Invited to Buckingham Palace in 2009, Michelle Obama had broken the protocol by kissing Elizabeth II. In a documentary, the journalist Ashley Pearson revealed why the former First Lady could afford this gesture.
In 2009, when her husband was president of the United States, Michelle Obama met Elizabeth II at Buckingham Palace. If the wife of Barack Obama had made controversy by kissing the Queen of England, the American journalist Ashley Pearson has made new revelations on the background of this meeting in the documentary Michelle Obama: Forward Motion. She said, “There was a later stage where Queen Elizabeth invited Michelle to sit in the back of her Range Rover with her. And when Michelle hesitated, the queen said, ‘Did they warn you that you can’t do that?’ And when she said, ‘Yes,’ the queen said, ‘Anything, you can sit wherever you want.'”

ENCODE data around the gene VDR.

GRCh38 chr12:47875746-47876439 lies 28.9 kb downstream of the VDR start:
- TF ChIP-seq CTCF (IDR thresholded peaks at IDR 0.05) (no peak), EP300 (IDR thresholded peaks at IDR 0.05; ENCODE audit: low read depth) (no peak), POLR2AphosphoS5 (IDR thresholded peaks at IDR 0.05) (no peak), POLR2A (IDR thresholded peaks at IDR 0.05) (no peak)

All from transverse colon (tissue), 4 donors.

In the documentary, the reporter later assured, “So it seems that despite the fact that everyone in the world is freaking out about Michelle putting her arm around the queen, the queen was charmed – much more so – by Michelle Obama.” After meeting Elizabeth II and Prince Philip, Michelle Obama had said she was pleasantly surprised by their warmth and kindness. In the columns of People, she said, “At the time, we were still getting used to the pomp and circumstance of the White House – and my mind could barely grasp the grandeur of Buckingham Palace. But the Queen and Prince Philip were warmer and kinder than I could have ever imagined from the briefings we received or the stories I read in the newspaper or watched on the evening news.”
Michelle Obama has great affection for Elizabeth II
Back in April, it was following the death of Prince Philip that Barack and Michelle Obama referred to the couple’s authenticity in a statement. Referring to their first reception at Buckingham Palace, they shared: “As two Americans not used to palaces, we didn’t know what to expect. We shouldn’t have worried. The Queen and Prince Philip immediately put us at ease with their grace and generosity, turning a ceremony into something much more natural, even comfortable.”